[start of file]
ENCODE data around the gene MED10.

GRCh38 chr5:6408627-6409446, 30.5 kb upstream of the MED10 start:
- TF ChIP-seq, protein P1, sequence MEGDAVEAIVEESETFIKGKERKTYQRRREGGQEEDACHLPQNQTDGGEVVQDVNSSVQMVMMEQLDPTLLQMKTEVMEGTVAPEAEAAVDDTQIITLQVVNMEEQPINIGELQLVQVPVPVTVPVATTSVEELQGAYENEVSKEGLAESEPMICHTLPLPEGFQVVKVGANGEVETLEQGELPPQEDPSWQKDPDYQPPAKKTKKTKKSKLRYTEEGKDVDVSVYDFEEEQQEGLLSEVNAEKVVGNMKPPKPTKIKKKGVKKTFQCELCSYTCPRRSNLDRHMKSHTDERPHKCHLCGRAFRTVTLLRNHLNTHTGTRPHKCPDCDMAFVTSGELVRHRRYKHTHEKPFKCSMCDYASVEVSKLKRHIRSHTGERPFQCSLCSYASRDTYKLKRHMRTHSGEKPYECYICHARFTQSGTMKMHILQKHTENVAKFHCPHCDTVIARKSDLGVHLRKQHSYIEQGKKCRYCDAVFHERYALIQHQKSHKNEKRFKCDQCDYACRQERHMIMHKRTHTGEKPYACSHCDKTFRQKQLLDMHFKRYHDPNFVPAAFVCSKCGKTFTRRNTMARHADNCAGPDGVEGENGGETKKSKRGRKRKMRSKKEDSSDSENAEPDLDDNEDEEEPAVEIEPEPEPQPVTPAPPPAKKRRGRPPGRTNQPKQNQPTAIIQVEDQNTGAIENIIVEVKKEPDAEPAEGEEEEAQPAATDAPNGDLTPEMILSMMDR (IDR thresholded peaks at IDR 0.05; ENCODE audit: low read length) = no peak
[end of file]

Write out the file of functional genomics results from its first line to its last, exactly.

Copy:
ENCODE data around the gene MED10.

GRCh38 chr5:6408627-6409446, 30.5 kb upstream of the MED10 start:
- TF ChIP-seq, protein P1, sequence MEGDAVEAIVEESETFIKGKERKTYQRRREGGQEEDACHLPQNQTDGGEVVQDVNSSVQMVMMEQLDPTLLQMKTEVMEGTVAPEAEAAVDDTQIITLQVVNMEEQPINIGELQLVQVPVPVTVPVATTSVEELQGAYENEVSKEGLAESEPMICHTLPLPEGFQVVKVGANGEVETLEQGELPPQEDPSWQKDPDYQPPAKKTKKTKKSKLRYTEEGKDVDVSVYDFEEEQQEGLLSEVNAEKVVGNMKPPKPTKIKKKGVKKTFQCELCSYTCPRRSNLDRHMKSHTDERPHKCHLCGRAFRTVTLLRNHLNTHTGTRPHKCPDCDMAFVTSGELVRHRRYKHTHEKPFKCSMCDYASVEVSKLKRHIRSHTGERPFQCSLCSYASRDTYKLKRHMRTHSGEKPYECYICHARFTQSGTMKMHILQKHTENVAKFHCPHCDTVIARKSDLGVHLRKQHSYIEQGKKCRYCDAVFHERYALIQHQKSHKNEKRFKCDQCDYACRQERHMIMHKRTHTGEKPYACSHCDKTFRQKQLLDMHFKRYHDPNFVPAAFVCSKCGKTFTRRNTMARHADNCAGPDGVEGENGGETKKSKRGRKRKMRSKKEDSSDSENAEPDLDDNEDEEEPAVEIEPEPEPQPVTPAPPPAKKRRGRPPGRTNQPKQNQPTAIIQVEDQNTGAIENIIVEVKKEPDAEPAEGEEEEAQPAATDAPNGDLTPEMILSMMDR (IDR thresholded peaks at IDR 0.05; ENCODE audit: low read length) = no peak